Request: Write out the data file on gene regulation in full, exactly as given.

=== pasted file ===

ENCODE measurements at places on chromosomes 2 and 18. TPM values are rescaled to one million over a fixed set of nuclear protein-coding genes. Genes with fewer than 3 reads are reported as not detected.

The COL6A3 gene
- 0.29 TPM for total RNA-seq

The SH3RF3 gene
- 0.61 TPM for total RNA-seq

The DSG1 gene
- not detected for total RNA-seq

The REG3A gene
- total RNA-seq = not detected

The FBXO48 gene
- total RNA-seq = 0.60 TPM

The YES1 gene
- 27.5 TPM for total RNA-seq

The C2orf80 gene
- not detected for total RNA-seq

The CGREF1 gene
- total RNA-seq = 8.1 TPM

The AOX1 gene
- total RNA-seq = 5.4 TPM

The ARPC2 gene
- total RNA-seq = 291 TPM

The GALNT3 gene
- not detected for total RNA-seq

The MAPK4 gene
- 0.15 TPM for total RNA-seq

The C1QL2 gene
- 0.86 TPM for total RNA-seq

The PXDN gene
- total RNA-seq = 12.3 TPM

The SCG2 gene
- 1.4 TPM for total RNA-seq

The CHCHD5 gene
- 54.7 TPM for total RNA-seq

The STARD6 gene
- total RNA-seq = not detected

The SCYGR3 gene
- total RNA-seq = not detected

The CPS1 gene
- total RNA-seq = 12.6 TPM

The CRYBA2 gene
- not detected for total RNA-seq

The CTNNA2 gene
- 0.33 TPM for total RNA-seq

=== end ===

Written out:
ENCODE measurements at places on chromosomes 2 and 18. TPM values are rescaled to one million over a fixed set of nuclear protein-coding genes. Genes with fewer than 3 reads are reported as not detected.

The COL6A3 gene
- 0.29 TPM for total RNA-seq

The SH3RF3 gene
- 0.61 TPM for total RNA-seq

The DSG1 gene
- not detected for total RNA-seq

The REG3A gene
- total RNA-seq = not detected

The FBXO48 gene
- total RNA-seq = 0.60 TPM

The YES1 gene
- 27.5 TPM for total RNA-seq

The C2orf80 gene
- not detected for total RNA-seq

The CGREF1 gene
- total RNA-seq = 8.1 TPM

The AOX1 gene
- total RNA-seq = 5.4 TPM

The ARPC2 gene
- total RNA-seq = 291 TPM

The GALNT3 gene
- not detected for total RNA-seq

The MAPK4 gene
- 0.15 TPM for total RNA-seq

The C1QL2 gene
- 0.86 TPM for total RNA-seq

The PXDN gene
- total RNA-seq = 12.3 TPM

The SCG2 gene
- 1.4 TPM for total RNA-seq

The CHCHD5 gene
- 54.7 TPM for total RNA-seq

The STARD6 gene
- total RNA-seq = not detected

The SCYGR3 gene
- total RNA-seq = not detected

The CPS1 gene
- total RNA-seq = 12.6 TPM

The CRYBA2 gene
- not detected for total RNA-seq

The CTNNA2 gene
- 0.33 TPM for total RNA-seq